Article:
May 5— There was an improvement in business conditions during April for agriculture, services and wholesale & retail, but construction and industrial firms recorded declines according to the latest Stanbic Bank Uganda Purchasing Managers’ Index (PMI) which remained unchanged at 53.5.
The PMI is a composite index, calculated as a weighted average of five individual sub-components: New Orders (30%), Output (25%), Employment (20%), Suppliers’ Delivery Times (15%) and Stocks of Purchases (10%). Readings above 50.0 signal an improvement in business conditions on the previous month, while readings below 50.0 show deterioration.
At 53.5 in April, unchanged from March, the seasonally adjusted PMI showed an improvement in Ugandan private sector business conditions. The latest expansion was the third in as many months. The PMI reading was above the average for the opening quarter (50.7), reflecting a solid start to the second quarter for the economy. Meanwhile across the border in Kenya, the PMI rebounded to 50.3 after dropping in March to 48.5.
In Uganda, four of the sub-components underlying the PMI calculation (output, new orders, employment and stocks of purchases) exerted a positive influence. Only the trend in suppliers’ delivery times exerted a negative impact.
Ugandan private sector output and new orders both expanded for the third successive month in April. Where an increase in either was reported, companies generally linked this to robust demand from the domestic market. In contrast, the trend in new export business contracted, continuing a trend observed in each month since the survey started in June 2016.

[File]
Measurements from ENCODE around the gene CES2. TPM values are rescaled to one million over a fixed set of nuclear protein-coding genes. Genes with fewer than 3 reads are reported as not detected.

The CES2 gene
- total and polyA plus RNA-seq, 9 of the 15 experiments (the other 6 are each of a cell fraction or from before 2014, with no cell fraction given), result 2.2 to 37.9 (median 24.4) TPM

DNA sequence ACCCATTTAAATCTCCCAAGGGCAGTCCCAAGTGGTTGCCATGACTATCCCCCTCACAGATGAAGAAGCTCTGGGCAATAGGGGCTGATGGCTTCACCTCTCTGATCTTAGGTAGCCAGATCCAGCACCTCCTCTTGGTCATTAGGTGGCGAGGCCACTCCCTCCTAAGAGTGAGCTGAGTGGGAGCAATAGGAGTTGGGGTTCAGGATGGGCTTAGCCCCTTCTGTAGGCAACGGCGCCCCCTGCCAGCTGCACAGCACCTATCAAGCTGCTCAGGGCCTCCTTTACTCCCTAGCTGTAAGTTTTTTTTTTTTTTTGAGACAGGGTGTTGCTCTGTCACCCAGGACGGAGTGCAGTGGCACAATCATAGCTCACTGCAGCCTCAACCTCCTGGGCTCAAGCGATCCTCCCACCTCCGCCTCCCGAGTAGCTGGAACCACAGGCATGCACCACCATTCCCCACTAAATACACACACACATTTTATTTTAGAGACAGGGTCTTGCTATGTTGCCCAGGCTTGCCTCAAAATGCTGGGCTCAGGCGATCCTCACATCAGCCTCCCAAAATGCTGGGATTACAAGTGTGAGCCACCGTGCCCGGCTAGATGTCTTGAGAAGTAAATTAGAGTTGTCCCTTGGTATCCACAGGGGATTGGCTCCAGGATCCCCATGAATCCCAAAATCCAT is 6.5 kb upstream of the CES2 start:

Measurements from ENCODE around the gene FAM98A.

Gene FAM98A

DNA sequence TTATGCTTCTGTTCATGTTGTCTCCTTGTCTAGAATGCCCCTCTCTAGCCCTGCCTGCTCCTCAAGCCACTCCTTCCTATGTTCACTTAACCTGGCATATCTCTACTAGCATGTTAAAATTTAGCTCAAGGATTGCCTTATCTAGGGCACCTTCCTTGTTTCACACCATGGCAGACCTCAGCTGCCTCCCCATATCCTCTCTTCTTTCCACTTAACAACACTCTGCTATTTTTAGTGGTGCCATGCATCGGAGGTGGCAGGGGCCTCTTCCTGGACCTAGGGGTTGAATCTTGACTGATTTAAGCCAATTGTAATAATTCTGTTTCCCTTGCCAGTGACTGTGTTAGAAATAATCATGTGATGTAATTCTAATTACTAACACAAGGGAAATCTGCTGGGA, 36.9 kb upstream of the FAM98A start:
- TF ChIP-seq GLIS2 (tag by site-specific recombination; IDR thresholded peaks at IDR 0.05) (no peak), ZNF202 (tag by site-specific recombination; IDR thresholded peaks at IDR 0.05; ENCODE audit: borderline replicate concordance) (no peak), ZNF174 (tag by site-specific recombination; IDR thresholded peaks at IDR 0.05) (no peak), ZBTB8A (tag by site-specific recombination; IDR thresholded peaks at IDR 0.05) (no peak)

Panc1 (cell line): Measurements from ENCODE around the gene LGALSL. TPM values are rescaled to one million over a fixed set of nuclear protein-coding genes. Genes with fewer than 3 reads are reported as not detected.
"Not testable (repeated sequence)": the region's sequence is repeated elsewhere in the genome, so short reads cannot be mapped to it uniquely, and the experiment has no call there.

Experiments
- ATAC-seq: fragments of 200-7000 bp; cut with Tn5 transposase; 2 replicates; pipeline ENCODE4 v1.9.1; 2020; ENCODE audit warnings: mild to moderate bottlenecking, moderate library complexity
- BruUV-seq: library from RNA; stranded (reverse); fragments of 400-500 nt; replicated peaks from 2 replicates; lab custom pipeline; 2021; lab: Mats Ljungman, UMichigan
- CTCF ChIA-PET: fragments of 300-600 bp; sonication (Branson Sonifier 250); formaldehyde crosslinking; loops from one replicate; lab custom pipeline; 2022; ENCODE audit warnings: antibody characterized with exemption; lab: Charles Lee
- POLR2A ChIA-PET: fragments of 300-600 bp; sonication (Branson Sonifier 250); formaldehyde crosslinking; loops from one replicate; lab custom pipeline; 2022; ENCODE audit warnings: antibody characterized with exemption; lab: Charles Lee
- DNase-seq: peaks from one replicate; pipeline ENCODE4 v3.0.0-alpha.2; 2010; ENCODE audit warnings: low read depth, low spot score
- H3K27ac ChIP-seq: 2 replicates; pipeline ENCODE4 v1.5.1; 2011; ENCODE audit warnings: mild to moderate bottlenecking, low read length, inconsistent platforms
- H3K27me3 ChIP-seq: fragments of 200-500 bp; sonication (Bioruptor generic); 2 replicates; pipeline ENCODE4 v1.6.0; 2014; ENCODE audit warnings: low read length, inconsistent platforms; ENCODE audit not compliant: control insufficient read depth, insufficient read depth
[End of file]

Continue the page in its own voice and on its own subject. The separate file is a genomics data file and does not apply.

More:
The ongoing expansion of the Ugandan private sector spurred further job creation at the start of the second quarter. Almost 11% of surveyed companies reported an increase in staffing levels compared to only 6% seeing a decline.
Jobs growth also led to inflation of average wages and salaries during April. Three of the sectors seeing higher wages and salaries also reported an increase in staffing levels (agriculture, industry and services), while constructors saw decreases in both. The only category to buck that trend was wholesale & retail, where staff costs rose and employment fell.
Average purchasing costs also rose in April, reflecting increased prices for animal feed, food stuffs, raw materials and sugar. Higher cost burdens were passed on to clients, leading to a further increase in output charges. Over 13% of companies reported higher output charges, compared to less than 4% that indicated a reduction. The main factor underlying increased selling prices remained rising input costs. Charges rose across all of the sub-sectors covered by the survey.
The quantity of goods purchased by Ugandan private sector companies increased again in April, continuing the trend seen since the survey began. Where an increase in input buying activity was registered, anecdotal evidence indicated that this was due to rising output requirements and to replenish inventories. Purchasing volumes rose in the services and wholesale & retail sectors, but declined in the other categories covered.